“The Prime Minister and Jeremy Clarkson came, there were mock fairground rides and Tatler gave the party. I think people will be more cautious about throwing lavish parties now.”
The demise of the social scene, centred around the villages which circle the market town’s 17th century almshouses and pubs, is compared to the conclusion of The Great Gatsby, a requiem for another period of louche hedonism. “If you burn bright, you often disappear,” said Mr Neale. “Perhaps it’s better to smoulder.”
However Chipping Norton does not regret its years in the spotlight. “I think there is jealousy from people in London that this scene wasn’t happening in the Groucho Club,” said Mr Neale, who regularly serves Samantha Cameron and her children in the bookshop which doubles as a cafe. “There are some wealthy people here and it’s not too surprising that they throw parties. I personally have never been a fan of ostentatious behaviour though.”
For the drinkers in Chequers, an oak-floored medieval pub off the High Street, which was once a haunt of the Brookses, who live in the village of Churchill a couple of miles away, the Chipping Norton set was always one big party to which they were never invited.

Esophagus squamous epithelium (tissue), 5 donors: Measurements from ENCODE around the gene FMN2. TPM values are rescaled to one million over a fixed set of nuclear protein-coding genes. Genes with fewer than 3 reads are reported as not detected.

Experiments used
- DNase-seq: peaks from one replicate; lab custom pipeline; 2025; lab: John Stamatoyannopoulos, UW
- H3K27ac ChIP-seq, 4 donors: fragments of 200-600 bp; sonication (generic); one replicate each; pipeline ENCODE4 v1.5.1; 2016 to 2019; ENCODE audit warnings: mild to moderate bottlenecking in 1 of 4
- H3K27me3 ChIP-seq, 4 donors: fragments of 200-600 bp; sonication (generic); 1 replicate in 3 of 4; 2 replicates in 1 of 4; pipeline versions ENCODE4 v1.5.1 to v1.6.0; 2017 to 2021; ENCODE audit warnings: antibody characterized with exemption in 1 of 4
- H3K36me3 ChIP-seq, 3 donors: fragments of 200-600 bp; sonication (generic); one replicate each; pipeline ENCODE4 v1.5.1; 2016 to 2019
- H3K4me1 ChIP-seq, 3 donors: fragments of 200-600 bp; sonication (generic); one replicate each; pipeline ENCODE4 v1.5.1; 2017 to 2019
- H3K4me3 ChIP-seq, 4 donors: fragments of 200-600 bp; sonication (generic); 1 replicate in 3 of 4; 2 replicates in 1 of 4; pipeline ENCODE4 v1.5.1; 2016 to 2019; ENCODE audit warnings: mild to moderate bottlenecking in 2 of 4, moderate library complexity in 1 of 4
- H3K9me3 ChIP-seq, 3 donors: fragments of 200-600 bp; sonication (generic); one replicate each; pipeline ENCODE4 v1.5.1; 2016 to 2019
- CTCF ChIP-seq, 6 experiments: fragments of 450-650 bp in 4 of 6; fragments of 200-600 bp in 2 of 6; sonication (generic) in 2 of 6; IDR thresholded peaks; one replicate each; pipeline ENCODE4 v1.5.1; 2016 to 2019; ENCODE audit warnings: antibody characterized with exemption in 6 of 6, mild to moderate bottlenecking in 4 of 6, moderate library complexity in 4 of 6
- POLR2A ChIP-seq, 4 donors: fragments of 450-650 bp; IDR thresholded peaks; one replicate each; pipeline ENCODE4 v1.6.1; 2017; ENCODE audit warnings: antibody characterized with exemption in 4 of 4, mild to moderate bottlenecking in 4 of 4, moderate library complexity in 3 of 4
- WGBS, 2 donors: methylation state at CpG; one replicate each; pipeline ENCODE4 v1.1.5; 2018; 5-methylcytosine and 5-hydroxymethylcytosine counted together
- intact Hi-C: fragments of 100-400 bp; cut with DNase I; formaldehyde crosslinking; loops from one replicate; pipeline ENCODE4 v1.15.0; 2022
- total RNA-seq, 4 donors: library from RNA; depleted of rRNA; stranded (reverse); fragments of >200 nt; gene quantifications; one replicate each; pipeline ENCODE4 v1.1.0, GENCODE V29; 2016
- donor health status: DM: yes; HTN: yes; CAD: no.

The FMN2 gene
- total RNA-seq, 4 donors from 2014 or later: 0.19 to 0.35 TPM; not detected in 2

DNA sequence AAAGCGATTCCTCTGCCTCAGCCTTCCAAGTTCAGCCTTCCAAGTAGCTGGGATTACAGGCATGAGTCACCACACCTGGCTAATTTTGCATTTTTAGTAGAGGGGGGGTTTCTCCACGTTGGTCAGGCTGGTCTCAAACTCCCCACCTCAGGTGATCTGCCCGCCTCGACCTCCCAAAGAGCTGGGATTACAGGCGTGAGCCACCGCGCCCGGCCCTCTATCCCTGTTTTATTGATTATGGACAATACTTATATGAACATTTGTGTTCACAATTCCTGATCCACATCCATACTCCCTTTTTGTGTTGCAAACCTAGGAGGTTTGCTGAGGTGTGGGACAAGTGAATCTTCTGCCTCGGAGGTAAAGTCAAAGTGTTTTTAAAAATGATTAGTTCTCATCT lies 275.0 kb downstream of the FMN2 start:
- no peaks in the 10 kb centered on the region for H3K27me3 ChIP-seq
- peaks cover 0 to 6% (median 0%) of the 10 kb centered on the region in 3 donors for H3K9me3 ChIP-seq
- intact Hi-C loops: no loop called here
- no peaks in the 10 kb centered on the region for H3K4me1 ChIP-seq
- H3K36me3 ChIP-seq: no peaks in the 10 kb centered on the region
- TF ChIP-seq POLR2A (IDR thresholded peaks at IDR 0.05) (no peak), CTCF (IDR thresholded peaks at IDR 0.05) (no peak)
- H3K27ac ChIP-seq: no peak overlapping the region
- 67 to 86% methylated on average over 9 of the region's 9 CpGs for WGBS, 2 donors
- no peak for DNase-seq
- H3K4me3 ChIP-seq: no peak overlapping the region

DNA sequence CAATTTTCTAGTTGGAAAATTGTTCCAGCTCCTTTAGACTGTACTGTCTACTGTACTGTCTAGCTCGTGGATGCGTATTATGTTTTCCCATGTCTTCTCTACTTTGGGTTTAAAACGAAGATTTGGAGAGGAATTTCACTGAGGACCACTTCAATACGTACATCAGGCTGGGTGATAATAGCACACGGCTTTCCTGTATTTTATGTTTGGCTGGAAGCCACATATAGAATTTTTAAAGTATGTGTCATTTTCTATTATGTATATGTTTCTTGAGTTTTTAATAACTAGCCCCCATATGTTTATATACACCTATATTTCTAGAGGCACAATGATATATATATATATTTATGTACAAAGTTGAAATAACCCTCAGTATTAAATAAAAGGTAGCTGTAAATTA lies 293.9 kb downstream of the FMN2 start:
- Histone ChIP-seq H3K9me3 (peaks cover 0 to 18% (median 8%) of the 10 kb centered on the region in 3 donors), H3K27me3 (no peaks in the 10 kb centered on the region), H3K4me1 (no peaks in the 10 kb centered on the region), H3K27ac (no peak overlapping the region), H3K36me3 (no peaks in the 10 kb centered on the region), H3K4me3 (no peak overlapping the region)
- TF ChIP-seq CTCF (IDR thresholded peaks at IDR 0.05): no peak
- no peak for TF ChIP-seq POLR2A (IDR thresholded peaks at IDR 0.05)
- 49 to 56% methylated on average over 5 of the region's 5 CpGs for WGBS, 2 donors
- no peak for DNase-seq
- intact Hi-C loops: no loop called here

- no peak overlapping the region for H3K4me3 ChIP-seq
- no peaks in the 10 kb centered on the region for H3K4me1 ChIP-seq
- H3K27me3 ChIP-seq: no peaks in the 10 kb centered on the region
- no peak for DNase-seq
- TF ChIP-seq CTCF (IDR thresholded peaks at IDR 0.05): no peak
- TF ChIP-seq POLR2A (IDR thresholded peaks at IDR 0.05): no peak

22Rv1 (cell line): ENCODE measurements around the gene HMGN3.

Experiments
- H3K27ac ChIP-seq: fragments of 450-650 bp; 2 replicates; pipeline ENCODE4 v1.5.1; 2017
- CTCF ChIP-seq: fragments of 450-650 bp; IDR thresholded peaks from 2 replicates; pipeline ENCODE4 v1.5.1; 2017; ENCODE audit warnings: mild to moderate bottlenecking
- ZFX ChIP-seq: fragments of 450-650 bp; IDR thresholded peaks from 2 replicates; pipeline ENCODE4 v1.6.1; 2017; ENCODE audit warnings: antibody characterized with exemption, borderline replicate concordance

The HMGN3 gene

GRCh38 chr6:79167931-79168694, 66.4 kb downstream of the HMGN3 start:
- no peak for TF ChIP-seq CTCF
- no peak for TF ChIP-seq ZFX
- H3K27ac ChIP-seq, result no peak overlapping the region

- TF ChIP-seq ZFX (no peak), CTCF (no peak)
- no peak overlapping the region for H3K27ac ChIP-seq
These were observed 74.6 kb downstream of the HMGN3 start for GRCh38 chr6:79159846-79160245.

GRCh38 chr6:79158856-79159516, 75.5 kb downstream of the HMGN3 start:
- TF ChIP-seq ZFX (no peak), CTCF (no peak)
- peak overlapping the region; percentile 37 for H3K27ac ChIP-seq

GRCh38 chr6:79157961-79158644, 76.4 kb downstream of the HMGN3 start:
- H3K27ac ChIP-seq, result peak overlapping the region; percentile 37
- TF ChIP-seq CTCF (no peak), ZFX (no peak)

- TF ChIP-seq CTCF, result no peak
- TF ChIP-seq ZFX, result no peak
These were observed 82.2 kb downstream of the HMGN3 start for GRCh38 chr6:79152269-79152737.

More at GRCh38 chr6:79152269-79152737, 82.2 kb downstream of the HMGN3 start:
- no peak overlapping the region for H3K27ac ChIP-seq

“It’s as remote as China to us here,” said Nick, nursing a drink with friends. “Perhaps they all sat in a damp cellar plotting the future of the world? I think Coulson has been made a sacrificial lamb thrown out to help the Establishment survive.”
The suburban Andy Coulson, they note, the one figure convicted, was only ever a visitor to the soirees and, unlike Cameron and Mr Brooks, was never to the Manor born.
The legacy of the “set” is a Friday afternoon influx of Notting Hill media types who flock to the market town as a substitute for real rural living. “It’s affordable housing we need here,” said Maureen, another Chequers customer.
At the Kingham Plough pub, where Rupert Murdoch and Rebekah used to dine, landlady Emily Watkins declines to discuss her famous clientele. “It’s ordinary people here for the most part. It’s beautiful countryside and Chipping Norton has become a foodie destination,” she said.
Will the “set” be reunited now the Brookses can return to village life with their two year-old daughter? Few have warm words towards Mrs Brooks, who is not a regular shopper at “Chippy”’s Sainsburys, where Mr Cameron is frequently spotted.
Phone hacking doesn’t feature in local gossip – but turf watchers in Chequers are still fascinated by the feud between Mr Brooks and former champion jockey John Francome after Charlie ran off with his wife.
Video: Brooks cleared of phone-hacking chargesLocal gossip has it that the Brookses and Clarkson enjoy a private room at the other Chequers pub in Churchill, where the Top Gear host is allowed to smoke indoors.
If a public rapprochement is to take place, the Cornbury Music Festival, in a fortnight, could be the venue. Cameron regularly attends the event, in his Whitney constituency but was careful not to bump into Mrs Brooks last year. Observers say he spoke to Coulson though in the VIP area. Circumstances may dictate that it is Mrs Brooks who receives Cameron’s counsel next month.